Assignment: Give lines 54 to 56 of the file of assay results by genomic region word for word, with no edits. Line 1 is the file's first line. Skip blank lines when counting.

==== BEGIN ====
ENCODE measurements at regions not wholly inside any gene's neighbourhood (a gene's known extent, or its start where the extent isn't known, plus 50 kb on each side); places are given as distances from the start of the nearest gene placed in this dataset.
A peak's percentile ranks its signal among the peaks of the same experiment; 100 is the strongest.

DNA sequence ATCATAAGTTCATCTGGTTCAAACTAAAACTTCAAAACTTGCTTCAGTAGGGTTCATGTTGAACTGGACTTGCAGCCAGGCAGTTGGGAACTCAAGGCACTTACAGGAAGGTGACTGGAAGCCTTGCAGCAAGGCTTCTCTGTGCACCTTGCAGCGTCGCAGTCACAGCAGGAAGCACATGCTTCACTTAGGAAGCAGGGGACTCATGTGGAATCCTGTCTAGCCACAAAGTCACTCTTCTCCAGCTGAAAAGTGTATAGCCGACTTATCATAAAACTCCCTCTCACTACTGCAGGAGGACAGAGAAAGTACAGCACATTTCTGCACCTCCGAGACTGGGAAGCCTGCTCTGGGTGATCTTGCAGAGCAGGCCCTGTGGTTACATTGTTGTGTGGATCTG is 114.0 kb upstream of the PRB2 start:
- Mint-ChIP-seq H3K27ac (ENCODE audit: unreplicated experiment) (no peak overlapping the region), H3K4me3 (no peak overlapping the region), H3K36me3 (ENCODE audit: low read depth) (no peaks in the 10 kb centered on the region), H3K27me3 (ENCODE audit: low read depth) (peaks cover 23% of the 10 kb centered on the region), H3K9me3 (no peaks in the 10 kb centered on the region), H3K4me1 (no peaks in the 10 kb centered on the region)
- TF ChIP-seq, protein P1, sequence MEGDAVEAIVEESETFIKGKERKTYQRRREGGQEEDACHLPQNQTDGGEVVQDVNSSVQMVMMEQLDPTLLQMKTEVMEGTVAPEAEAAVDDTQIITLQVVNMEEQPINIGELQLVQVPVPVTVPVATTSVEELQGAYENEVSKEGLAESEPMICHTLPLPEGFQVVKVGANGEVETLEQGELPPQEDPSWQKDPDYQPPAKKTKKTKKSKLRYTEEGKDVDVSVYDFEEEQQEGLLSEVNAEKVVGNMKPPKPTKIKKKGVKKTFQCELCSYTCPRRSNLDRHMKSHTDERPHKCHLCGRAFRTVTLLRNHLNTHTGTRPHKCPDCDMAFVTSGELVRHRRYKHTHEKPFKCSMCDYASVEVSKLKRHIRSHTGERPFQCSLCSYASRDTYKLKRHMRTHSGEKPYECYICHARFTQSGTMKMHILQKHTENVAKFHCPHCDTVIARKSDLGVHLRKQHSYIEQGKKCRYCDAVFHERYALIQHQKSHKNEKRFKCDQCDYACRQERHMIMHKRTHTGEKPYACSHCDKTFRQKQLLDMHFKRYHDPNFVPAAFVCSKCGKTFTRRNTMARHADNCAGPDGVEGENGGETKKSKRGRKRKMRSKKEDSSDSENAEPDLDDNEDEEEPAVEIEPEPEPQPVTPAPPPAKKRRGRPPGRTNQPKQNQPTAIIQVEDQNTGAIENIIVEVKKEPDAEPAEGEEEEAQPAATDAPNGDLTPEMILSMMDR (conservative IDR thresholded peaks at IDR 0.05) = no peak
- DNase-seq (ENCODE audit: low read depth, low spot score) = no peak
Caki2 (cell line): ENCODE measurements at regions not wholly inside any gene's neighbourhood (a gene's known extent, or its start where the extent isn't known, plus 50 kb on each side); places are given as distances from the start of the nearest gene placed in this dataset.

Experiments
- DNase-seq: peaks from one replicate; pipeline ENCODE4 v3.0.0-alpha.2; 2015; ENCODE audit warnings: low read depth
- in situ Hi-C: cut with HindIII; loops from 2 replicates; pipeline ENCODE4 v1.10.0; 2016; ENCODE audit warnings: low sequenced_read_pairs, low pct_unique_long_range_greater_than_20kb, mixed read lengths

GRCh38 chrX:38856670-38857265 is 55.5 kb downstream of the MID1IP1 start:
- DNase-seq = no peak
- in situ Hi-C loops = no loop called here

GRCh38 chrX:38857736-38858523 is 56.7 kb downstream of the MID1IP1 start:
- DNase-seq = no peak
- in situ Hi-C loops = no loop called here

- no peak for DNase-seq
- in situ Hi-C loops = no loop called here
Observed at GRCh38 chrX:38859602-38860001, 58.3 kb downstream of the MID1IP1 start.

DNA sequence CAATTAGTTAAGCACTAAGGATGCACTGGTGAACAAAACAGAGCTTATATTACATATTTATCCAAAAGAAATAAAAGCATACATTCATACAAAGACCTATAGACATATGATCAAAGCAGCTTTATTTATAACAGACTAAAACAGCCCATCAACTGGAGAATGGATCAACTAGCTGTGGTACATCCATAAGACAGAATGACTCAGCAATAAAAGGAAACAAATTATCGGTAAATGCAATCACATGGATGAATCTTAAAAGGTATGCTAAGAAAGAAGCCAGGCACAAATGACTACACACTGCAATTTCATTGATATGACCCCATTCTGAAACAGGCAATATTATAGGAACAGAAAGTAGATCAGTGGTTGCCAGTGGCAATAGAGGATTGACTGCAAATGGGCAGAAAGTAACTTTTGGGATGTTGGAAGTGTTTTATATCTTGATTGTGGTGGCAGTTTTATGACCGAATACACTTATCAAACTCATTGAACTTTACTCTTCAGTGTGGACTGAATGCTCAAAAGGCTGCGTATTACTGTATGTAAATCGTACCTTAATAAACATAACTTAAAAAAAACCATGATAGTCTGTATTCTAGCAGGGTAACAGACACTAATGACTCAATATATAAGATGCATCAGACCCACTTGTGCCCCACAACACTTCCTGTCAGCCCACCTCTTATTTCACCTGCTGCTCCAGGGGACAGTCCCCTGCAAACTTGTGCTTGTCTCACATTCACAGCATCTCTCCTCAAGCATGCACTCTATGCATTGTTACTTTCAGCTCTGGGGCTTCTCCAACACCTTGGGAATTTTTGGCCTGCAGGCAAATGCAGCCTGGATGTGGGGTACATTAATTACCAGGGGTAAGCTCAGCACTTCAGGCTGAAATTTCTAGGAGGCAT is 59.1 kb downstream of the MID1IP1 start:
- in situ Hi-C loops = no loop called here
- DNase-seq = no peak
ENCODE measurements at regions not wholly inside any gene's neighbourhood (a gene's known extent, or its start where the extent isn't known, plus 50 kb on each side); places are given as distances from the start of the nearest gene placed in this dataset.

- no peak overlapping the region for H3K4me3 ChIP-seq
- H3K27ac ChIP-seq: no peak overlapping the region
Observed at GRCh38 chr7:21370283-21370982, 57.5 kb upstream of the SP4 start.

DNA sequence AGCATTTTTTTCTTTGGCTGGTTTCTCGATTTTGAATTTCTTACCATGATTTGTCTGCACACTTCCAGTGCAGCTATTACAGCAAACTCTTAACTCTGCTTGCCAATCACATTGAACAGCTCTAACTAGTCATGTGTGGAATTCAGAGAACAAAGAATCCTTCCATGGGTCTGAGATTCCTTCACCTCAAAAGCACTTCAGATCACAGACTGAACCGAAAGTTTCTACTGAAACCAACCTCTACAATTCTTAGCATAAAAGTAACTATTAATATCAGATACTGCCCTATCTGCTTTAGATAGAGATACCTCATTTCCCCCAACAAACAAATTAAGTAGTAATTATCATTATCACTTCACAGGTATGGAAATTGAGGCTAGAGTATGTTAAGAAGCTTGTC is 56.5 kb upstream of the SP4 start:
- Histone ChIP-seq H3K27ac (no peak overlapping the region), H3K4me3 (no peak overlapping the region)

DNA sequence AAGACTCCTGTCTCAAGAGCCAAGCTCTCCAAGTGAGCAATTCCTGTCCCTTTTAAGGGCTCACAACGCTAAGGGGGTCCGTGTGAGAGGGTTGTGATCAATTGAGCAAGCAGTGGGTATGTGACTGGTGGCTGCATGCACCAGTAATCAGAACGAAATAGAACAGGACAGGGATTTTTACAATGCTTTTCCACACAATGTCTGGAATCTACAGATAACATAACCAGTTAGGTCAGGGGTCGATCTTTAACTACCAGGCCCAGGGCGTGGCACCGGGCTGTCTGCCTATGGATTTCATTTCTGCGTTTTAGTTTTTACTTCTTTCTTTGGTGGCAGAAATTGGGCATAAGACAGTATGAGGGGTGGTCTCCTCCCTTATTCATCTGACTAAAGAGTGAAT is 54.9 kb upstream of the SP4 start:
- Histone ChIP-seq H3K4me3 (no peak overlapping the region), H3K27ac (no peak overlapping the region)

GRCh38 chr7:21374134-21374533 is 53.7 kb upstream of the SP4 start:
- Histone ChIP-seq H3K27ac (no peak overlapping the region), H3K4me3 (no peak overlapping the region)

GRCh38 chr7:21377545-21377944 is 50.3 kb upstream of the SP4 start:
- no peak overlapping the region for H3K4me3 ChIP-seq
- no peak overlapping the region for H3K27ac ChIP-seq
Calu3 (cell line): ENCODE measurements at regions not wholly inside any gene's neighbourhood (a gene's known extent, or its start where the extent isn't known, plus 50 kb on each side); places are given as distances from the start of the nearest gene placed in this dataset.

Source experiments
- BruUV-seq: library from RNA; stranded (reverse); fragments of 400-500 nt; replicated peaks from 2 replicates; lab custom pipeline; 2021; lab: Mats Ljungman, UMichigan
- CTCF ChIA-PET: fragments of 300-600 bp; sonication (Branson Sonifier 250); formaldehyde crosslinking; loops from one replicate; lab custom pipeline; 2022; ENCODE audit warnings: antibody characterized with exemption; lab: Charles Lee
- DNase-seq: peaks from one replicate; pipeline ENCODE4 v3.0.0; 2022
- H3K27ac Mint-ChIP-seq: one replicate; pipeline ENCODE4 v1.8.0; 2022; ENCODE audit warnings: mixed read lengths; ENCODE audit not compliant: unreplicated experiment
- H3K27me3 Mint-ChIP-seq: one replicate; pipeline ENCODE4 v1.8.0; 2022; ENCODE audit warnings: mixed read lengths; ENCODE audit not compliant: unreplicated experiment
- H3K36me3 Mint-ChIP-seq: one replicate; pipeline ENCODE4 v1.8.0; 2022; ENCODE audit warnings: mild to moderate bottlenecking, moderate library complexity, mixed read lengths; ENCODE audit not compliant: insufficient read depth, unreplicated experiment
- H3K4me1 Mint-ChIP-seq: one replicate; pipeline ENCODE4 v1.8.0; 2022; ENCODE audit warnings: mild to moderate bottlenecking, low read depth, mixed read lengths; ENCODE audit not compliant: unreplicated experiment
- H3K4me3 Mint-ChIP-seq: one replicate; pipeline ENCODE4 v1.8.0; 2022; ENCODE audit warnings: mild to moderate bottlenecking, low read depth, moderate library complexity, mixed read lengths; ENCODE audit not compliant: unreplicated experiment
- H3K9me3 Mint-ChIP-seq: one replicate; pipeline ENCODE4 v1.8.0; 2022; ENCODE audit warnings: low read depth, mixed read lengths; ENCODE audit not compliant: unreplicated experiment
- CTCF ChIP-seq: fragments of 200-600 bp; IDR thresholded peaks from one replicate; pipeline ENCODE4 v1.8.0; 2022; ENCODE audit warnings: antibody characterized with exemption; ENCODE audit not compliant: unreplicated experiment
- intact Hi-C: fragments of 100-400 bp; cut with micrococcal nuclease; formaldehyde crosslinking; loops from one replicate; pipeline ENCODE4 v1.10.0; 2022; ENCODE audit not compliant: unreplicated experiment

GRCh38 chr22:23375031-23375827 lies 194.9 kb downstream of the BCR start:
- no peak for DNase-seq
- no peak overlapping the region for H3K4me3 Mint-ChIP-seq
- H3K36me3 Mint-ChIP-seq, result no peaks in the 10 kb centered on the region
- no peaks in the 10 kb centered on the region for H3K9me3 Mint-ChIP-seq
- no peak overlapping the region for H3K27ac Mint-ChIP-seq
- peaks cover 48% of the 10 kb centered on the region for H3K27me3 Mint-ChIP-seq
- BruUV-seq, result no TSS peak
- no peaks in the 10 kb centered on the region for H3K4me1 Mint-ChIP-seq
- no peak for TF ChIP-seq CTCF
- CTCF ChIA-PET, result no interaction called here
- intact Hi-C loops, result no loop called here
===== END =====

- no peak overlapping the region for H3K27ac Mint-ChIP-seq
- peaks cover 48% of the 10 kb centered on the region for H3K27me3 Mint-ChIP-seq
- BruUV-seq, result no TSS peak